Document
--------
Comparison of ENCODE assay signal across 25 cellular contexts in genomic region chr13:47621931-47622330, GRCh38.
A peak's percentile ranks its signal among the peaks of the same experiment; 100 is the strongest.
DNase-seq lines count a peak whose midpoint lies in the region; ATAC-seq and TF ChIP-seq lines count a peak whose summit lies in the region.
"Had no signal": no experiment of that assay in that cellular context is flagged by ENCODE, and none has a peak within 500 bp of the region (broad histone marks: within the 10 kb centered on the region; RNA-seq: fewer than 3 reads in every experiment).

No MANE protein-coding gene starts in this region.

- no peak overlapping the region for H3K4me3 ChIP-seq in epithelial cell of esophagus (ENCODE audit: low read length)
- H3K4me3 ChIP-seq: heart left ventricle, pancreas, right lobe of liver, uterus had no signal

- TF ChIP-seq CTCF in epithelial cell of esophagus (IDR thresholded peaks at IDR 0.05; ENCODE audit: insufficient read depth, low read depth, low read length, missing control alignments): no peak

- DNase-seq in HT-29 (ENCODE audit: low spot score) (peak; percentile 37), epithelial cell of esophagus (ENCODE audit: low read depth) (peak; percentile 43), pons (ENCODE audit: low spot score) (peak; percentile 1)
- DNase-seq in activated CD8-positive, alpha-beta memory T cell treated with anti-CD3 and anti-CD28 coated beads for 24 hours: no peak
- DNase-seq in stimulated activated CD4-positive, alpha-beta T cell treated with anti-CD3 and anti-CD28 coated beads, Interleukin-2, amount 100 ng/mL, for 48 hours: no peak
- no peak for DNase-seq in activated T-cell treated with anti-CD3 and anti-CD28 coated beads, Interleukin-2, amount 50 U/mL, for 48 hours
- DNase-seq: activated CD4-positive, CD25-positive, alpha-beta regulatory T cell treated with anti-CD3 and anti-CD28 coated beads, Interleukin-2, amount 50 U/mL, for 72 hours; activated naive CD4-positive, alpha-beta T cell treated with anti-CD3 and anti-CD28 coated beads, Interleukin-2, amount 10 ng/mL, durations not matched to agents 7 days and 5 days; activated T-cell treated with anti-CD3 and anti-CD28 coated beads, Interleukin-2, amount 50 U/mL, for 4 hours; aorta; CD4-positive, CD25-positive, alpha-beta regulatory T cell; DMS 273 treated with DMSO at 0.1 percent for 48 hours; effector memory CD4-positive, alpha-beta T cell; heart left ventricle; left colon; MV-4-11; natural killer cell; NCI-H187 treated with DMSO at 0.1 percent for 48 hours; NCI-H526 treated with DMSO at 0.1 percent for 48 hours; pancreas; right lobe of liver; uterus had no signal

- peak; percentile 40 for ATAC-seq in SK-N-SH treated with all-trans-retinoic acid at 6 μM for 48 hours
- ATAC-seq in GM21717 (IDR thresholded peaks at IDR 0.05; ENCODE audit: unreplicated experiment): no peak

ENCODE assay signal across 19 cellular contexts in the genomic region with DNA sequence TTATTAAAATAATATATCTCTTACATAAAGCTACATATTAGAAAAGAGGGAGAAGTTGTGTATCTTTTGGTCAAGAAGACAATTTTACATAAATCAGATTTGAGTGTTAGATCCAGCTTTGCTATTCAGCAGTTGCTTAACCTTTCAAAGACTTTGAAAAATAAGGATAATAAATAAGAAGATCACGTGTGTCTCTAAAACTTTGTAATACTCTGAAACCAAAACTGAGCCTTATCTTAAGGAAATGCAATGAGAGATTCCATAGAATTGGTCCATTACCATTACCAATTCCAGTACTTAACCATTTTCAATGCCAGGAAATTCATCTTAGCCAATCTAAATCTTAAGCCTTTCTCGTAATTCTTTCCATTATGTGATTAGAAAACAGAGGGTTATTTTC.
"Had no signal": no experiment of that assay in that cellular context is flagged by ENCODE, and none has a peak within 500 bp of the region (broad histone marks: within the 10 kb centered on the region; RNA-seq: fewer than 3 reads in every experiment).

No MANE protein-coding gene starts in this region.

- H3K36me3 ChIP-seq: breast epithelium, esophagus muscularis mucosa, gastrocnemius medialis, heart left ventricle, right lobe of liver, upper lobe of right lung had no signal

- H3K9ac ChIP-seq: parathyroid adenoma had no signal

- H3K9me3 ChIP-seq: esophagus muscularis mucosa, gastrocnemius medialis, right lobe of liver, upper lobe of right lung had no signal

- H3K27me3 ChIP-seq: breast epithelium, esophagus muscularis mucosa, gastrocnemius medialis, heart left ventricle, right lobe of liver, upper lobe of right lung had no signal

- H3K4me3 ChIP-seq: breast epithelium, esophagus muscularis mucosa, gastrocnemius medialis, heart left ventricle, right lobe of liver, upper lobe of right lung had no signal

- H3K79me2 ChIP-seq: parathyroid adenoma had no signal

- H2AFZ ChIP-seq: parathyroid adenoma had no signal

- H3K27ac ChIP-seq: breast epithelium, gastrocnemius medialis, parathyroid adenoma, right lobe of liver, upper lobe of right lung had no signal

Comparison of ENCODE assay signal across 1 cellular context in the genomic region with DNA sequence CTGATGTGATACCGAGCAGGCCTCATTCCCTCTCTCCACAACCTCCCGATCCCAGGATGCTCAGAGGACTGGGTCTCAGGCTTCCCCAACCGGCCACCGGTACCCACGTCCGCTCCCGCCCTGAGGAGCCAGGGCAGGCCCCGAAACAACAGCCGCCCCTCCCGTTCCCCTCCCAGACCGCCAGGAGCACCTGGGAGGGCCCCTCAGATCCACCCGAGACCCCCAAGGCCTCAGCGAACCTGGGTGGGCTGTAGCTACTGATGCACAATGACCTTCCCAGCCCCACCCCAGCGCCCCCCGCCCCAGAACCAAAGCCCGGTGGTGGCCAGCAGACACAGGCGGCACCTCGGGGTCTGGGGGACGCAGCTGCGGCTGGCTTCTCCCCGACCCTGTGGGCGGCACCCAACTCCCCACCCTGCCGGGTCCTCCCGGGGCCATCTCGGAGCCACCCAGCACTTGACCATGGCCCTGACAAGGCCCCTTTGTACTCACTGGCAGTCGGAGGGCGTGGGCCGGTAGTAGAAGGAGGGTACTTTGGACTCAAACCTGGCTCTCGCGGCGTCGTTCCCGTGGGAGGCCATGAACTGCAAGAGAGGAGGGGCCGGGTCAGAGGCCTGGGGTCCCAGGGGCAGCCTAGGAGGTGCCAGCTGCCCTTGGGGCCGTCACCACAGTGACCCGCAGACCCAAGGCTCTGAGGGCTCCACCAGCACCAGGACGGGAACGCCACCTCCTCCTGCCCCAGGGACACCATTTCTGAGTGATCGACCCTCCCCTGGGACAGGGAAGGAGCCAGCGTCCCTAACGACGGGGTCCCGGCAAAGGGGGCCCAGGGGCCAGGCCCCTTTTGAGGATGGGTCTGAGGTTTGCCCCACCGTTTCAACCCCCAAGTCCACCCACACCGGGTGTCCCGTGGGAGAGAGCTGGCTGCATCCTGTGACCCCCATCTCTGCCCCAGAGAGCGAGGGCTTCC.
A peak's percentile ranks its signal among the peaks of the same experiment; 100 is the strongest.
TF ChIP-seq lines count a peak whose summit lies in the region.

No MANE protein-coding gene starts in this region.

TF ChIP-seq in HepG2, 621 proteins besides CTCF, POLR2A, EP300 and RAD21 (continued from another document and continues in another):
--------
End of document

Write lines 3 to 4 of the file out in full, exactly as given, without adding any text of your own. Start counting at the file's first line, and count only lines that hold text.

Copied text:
DNase-seq lines count a peak whose midpoint lies in the region; ATAC-seq and TF ChIP-seq lines count a peak whose summit lies in the region.
"Had no signal": no experiment of that assay in that cellular context is flagged by ENCODE, and none has a peak within 500 bp of the region (broad histone marks: within the 10 kb centered on the region; RNA-seq: fewer than 3 reads in every experiment).